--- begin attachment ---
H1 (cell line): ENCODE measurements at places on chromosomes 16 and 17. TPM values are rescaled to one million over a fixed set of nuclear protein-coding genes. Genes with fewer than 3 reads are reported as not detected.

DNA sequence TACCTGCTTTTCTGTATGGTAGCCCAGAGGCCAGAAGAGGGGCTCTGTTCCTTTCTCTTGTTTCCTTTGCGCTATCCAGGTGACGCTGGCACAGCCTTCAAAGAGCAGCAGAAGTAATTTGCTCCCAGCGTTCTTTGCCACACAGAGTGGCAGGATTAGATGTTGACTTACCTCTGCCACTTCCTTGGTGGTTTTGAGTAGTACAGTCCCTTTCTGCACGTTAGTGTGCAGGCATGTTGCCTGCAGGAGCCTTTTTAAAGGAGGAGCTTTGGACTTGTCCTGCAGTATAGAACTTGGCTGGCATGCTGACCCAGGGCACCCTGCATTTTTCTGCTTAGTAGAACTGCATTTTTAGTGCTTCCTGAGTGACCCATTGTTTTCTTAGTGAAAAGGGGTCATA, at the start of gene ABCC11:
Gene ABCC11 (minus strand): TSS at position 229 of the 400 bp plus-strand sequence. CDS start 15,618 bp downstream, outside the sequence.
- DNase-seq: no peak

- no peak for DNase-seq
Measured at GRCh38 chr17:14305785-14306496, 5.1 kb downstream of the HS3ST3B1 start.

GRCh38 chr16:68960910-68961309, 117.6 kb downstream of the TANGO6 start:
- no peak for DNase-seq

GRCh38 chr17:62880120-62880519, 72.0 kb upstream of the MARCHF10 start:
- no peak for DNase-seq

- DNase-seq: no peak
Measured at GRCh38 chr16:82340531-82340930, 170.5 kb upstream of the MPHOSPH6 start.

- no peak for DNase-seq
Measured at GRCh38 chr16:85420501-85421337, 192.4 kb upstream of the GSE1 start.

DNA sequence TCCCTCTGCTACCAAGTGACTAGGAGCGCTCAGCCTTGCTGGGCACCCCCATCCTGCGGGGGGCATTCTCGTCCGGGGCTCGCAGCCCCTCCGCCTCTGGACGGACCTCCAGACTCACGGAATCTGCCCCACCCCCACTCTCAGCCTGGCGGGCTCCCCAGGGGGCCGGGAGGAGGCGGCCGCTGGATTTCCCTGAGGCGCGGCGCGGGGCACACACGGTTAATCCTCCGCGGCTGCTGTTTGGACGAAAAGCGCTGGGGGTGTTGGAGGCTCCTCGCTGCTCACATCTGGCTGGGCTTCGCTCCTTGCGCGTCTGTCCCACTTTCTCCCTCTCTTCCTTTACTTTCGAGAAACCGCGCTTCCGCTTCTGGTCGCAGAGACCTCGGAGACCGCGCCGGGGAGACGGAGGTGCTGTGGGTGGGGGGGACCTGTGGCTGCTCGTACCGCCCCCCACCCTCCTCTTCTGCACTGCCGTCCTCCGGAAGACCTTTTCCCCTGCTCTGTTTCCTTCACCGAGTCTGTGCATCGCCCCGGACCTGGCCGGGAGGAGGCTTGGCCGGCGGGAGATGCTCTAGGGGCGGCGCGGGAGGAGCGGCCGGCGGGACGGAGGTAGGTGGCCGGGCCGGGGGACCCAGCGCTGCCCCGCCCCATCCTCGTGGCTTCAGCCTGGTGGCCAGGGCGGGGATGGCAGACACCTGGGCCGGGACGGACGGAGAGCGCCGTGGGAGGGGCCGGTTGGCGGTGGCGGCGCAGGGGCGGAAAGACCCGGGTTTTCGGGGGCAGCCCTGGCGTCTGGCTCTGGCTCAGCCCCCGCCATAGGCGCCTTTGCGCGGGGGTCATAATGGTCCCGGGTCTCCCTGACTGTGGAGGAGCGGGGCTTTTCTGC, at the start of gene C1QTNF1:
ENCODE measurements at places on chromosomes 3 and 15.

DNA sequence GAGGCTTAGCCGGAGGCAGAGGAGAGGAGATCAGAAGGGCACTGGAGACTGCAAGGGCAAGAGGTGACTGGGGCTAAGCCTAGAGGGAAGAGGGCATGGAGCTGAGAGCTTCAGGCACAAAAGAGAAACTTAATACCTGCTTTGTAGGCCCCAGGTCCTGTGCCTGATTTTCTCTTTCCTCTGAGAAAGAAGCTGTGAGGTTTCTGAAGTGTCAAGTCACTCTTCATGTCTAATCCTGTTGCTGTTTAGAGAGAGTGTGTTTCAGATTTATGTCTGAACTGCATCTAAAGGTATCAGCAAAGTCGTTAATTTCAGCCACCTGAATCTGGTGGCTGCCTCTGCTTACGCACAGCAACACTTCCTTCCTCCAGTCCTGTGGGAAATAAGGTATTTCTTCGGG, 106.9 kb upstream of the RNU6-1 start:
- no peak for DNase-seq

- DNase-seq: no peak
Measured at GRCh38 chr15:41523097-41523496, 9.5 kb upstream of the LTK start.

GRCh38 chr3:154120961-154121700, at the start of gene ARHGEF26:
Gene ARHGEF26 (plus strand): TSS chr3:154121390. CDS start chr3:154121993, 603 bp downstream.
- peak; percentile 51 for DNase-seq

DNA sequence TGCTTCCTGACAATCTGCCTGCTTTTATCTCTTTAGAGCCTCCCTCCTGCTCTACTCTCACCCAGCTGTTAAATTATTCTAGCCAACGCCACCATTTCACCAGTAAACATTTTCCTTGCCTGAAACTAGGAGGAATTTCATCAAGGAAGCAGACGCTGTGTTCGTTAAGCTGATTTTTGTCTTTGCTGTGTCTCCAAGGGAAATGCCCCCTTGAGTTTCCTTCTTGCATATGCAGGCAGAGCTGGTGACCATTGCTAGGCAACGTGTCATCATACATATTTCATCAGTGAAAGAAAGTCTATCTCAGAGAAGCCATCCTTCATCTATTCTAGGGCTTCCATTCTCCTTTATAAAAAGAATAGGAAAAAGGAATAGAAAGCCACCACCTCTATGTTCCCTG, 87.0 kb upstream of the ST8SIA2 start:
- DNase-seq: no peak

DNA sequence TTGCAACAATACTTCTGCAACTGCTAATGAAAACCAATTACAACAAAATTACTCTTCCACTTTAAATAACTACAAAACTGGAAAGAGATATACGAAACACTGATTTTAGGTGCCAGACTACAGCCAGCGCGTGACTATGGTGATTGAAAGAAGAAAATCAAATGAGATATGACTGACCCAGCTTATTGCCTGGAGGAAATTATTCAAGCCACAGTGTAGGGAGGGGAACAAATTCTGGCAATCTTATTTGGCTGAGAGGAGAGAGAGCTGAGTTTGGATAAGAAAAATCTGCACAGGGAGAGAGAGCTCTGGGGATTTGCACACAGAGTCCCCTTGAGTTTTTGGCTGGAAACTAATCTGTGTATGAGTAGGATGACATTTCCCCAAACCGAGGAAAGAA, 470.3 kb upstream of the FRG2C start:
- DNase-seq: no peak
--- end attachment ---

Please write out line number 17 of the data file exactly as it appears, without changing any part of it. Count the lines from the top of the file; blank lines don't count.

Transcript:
DNA sequence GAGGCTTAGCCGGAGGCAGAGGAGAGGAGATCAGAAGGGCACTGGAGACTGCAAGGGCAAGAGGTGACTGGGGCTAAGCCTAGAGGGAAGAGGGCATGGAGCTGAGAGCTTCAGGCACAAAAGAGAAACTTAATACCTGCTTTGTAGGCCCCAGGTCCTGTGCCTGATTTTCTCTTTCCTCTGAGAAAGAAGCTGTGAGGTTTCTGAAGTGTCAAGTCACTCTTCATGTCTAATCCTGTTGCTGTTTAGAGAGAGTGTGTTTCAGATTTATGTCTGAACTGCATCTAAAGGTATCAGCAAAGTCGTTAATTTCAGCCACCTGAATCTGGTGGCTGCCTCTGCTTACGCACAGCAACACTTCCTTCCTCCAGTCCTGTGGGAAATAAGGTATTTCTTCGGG, 106.9 kb upstream of the RNU6-1 start: